BMW EV Patent Makes Us F1 Engineers

Sun 7th May 2023

BMW is creating a technology that will let users to customise their EV driving experiences by allowing them tweak their engine settings to give them more control and engagement with their vehicle.

Although these same factors can be changed by the drive modes currently used in all types of automobiles, the degree of flexibility is normally specified by the programming of each mode. For instance, Comfort mode will reduce the throttle response while Sport mode would increase it in a way that has been predetermined by the automaker. However, there is no adjustment between the two preset settings.

However, the proposed BMW system effectively transforms the driver into an F1 style engineer by enabling fine modifications to each component regardless of the selected drive mode. Only electric motors allow for this level of customization because they allow for "much finer and in particular much more flexible power development than in the case of internal combustion engines," as BMW says in the patent filing.

The speed curve and acceleration curve are two movable graphs that serve as the foundation for the customised propulsion settings. The former enables direct mapping of the throttle position to speed.

For instance, the driver might set the vehicle to travel at 40 mph while only using 30 percent of the throttle. On the other hand, the acceleration curve equates the throttle input to the torque output. In this situation, a driver may set the throttle so that 50% throttle would result in 50% acceleration, thereby altering how aggressively the automobile reacts to inputs to control how sensitive the throttle pedal is.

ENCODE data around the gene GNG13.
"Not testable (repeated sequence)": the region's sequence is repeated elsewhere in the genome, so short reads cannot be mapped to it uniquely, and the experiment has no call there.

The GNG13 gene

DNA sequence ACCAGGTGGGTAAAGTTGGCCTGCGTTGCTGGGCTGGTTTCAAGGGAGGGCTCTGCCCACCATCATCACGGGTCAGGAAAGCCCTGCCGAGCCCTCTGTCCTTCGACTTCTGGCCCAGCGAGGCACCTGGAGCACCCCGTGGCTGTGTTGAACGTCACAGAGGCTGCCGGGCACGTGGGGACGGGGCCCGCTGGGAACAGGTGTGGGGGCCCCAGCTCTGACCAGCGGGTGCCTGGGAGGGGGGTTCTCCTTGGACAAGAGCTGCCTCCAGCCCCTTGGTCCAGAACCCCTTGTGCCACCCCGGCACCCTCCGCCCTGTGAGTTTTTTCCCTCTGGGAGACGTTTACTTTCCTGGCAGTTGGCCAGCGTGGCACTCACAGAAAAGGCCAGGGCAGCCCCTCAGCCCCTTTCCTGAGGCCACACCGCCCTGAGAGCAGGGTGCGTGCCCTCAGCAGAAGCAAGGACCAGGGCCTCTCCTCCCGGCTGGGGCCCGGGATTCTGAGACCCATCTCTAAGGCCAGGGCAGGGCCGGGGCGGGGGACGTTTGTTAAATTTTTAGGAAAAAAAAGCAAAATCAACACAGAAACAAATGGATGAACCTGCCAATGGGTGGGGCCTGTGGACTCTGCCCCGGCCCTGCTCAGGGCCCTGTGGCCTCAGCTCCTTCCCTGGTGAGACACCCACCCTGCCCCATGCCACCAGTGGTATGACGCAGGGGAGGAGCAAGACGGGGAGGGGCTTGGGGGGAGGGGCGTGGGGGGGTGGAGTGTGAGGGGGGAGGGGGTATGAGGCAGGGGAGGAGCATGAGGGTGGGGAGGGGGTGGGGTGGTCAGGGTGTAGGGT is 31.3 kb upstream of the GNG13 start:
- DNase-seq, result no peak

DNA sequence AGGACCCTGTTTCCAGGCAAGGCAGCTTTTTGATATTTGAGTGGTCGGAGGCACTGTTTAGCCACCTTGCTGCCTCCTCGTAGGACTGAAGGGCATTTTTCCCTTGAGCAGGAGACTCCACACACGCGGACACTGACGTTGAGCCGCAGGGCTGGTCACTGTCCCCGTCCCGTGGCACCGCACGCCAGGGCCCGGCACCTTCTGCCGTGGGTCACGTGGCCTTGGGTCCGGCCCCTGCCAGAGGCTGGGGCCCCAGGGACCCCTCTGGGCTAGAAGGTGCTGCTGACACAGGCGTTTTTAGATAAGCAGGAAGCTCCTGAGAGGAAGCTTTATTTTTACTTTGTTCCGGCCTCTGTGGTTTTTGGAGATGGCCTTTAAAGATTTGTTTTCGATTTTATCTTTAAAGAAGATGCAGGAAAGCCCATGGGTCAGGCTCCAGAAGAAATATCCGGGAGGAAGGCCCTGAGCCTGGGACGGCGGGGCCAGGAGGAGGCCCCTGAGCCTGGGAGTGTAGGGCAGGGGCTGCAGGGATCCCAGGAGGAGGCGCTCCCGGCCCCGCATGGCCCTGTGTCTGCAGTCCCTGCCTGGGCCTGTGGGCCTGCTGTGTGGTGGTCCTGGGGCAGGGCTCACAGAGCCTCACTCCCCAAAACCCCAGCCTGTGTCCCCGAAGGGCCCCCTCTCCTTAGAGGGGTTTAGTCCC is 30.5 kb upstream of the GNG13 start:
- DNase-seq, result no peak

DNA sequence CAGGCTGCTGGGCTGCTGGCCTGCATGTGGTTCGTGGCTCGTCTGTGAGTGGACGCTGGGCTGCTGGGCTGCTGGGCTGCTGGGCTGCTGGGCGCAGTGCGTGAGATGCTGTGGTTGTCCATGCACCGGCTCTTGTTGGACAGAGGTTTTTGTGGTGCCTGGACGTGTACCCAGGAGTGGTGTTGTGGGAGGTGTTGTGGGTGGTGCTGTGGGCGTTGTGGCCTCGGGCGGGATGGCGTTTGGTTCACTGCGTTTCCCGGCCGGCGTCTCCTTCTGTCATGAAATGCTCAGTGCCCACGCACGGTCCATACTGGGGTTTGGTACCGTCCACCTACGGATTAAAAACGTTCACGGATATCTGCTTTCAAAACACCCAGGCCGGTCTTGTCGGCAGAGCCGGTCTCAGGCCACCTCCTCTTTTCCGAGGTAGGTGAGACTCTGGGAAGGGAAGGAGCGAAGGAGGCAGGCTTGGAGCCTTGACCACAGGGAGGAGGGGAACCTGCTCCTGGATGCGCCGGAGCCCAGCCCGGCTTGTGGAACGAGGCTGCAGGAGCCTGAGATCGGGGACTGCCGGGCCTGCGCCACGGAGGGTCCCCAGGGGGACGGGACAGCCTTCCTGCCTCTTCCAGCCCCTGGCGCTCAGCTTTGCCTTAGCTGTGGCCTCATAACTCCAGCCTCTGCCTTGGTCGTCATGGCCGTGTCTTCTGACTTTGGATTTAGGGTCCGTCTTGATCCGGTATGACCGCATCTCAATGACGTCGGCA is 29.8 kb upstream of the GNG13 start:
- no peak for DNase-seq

According to the patent, BMW would provide pre-made graphs with linear or exponential curves as well as the option to adjust the curves by moving certain points up and down. Throttle inputs would govern both the vehicle's overall speed and how quickly it accelerates. The two curves would combine to provide a wide range of distinct behaviours.

This system seems to be how BMW wants to increase the appeal of high-performance EVs. According to the patent, the adaptable graphs "can have an emotional character and delight the vehicle user," calling the system "a fun interactive option" that "technology-minded vehicle users will especially enjoy this."

The technology would provide an alternative to the linear and immediate torque and power delivery experienced by many EVs today. The method would allow for a progressive increase in speed and acceleration, and the cars' changeable curves might even let drivers set them up to mimic the gas-powered cars' acceleration curves.The challenge of how to maintain the joy of driving when an engine is no longer present within the car has long plagued automakers.

One strategy is to improve the electric motor's sound to produce a more distinctive and pleasurable auditory experience. Another approach is to use haptic feedback devices, which give the driver physical sensations that mimic engine vibrations or gear changes. The use of augmented reality displays and other technologies that can improve driving by giving the driver information and feedback in real-time are also being investigated by several manufacturers. In order to cater to customers who value speed and handling, some manufacturers are also creating electric sports vehicles with strong performance characteristics.

"To make electric vehicles more attractive, manufacturers have to shift from marketing eco-friendliness to designing the cars for the emotions and aesthetics of driving,” said Tim Leberecht of consulting firm The Business Romantic Society.